Caitriona Balfe was a straight-up badass. She brought just the right amount of sass, fierceness and vulnerability to her portrayal of Claire and in these final episodes, she blew me away. I could feel Claire’s despair when she opened the box with Jamie’s personal items in it and I could feel her determination when she got down to the tricky business of putting his hand back together. When she refused to let Jamie lose his soul, her speech was riveting. Every line was delivered with such passion and devotion, I couldn’t help but get emotional. Caitriona is a force to be reckoned with and I mean that in the most complimentary way possible. She is a gem.
And finally, Tobias Menzies. My favorite hashtag is #NoDisrespectToTobiasMenzies because I always feel badly about the mean things I tweet about his characters. The way Tobias played Black Jack Randall was horrifying and despicable, which was exactly the way it should be. His performance scared me to death, made me rage and creeped me out beyond belief. When he licked Jamie’s back scars, I literally gagged. When an actor can elicit a physical response, they are doing something right, even if what they are actually doing on screen is so, so wrong. Tobias deserves nothing but praise for his work in these episodes.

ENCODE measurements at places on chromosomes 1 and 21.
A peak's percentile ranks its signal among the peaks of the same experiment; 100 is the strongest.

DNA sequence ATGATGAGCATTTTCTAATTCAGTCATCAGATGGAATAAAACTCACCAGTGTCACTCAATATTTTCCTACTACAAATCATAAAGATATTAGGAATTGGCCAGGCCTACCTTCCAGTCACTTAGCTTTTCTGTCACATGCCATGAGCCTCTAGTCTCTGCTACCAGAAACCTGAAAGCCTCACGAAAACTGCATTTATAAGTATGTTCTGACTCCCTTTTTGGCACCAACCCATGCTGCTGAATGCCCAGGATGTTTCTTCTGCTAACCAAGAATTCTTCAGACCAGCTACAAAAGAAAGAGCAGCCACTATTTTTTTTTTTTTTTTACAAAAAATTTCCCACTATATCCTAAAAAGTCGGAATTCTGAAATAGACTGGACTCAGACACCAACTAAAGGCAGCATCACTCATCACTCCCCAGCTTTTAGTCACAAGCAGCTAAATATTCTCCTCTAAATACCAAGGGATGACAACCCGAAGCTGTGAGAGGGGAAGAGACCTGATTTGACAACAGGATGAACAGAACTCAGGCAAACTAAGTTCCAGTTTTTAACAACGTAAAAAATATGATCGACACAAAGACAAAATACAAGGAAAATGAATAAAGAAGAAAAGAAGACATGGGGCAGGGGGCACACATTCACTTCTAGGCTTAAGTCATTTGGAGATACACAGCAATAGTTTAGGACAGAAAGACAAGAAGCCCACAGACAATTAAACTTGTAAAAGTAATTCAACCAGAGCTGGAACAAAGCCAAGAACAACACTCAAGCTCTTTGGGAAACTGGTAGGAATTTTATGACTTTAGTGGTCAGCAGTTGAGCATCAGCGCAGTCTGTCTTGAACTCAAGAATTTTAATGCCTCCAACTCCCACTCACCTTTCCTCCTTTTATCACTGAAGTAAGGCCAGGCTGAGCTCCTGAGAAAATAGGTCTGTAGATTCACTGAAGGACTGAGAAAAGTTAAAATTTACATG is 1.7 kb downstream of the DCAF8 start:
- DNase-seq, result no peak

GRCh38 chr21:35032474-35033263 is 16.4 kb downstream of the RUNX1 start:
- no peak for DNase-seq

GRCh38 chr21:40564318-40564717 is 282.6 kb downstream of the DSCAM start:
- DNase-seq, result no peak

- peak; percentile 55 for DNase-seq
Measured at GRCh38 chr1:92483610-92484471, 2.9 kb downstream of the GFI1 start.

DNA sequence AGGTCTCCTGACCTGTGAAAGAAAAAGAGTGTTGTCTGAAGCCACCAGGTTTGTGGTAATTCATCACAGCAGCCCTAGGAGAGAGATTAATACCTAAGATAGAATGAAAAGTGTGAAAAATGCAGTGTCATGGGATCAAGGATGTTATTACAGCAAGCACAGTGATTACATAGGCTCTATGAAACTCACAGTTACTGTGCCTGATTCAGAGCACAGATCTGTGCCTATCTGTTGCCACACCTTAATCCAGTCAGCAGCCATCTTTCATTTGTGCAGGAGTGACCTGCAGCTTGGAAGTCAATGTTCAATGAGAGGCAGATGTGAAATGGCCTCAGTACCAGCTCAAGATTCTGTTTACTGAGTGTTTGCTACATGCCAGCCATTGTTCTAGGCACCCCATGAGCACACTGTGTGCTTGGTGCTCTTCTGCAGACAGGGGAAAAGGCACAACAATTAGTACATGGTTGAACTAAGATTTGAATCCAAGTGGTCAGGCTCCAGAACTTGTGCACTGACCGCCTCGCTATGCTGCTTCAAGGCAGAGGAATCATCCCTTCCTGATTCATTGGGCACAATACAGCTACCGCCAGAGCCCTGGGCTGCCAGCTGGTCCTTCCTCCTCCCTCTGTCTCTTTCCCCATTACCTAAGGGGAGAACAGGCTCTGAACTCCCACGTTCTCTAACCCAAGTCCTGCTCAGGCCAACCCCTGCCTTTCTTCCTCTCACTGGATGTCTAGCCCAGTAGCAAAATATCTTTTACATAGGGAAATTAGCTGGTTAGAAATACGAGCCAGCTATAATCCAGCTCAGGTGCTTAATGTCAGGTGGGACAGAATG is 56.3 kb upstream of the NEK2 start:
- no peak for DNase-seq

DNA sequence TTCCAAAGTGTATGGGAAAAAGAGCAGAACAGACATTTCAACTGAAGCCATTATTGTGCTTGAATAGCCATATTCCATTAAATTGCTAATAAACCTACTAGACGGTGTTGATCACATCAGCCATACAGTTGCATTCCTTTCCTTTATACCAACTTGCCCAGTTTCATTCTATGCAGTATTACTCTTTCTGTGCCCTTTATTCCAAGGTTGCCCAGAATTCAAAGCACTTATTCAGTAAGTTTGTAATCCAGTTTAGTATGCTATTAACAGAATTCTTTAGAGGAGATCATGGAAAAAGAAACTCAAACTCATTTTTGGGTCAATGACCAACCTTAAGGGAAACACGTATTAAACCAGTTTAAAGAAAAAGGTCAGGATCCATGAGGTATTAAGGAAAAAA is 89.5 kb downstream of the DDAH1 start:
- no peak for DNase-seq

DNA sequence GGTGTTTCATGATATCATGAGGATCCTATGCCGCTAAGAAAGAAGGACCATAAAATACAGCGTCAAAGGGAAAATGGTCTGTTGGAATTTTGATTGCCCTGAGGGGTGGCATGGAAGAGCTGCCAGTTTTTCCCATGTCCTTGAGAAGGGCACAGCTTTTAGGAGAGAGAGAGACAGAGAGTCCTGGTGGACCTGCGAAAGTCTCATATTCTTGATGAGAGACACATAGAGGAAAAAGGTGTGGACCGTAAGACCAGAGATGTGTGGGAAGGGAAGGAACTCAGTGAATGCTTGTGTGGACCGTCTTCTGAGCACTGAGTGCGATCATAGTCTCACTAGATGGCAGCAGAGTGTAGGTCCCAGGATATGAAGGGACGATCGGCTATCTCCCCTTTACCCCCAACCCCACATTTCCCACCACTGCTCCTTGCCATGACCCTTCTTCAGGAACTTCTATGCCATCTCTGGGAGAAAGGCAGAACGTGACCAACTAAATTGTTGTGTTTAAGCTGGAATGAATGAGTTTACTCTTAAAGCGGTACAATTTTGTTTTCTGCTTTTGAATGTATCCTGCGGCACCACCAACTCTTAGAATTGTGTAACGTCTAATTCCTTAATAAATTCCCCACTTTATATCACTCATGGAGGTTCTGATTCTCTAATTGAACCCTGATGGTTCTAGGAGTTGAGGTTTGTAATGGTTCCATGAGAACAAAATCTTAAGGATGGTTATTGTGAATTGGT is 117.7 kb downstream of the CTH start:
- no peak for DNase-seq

I could go on and on about these episodes for days. Literally. And that’s why I feel like they did it right. Any show that brings about this much thought and sticks with you for days and weeks after it aired, is exceptional. Thank you Outlander, for getting it right and being exceptional.
I want to thank the lovely ladies at We So Nerdy for asking me to do this guest review. I have so much love for this blog and it’s an honor to contribute.
The honor is all ours Laura…thank you!